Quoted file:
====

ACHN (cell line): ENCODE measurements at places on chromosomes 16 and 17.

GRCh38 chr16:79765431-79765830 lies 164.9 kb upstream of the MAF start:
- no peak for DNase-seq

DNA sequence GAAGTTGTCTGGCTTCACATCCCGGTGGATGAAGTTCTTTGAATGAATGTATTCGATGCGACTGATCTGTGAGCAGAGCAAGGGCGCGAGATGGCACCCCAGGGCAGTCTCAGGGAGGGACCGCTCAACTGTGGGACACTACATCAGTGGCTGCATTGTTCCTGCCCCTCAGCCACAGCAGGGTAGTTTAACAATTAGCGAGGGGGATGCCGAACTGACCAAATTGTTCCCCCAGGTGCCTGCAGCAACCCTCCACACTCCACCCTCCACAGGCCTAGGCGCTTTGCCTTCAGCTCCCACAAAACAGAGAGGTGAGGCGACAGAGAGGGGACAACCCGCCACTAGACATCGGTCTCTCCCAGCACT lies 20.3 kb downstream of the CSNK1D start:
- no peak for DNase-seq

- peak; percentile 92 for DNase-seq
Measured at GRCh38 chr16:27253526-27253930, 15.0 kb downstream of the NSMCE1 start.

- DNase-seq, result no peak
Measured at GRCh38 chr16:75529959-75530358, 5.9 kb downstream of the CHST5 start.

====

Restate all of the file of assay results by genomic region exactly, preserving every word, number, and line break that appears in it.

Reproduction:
ACHN (cell line): ENCODE measurements at places on chromosomes 16 and 17.

GRCh38 chr16:79765431-79765830 lies 164.9 kb upstream of the MAF start:
- no peak for DNase-seq

DNA sequence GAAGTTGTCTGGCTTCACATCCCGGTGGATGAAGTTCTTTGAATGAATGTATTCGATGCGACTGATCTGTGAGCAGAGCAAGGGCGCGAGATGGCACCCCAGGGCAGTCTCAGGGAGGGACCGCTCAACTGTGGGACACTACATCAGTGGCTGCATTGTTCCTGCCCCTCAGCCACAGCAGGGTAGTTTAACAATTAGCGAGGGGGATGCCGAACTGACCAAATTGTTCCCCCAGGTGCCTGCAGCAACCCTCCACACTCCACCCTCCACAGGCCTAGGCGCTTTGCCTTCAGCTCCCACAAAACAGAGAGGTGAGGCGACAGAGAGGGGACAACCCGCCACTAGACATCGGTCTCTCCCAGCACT lies 20.3 kb downstream of the CSNK1D start:
- no peak for DNase-seq

- peak; percentile 92 for DNase-seq
Measured at GRCh38 chr16:27253526-27253930, 15.0 kb downstream of the NSMCE1 start.

- DNase-seq, result no peak
Measured at GRCh38 chr16:75529959-75530358, 5.9 kb downstream of the CHST5 start.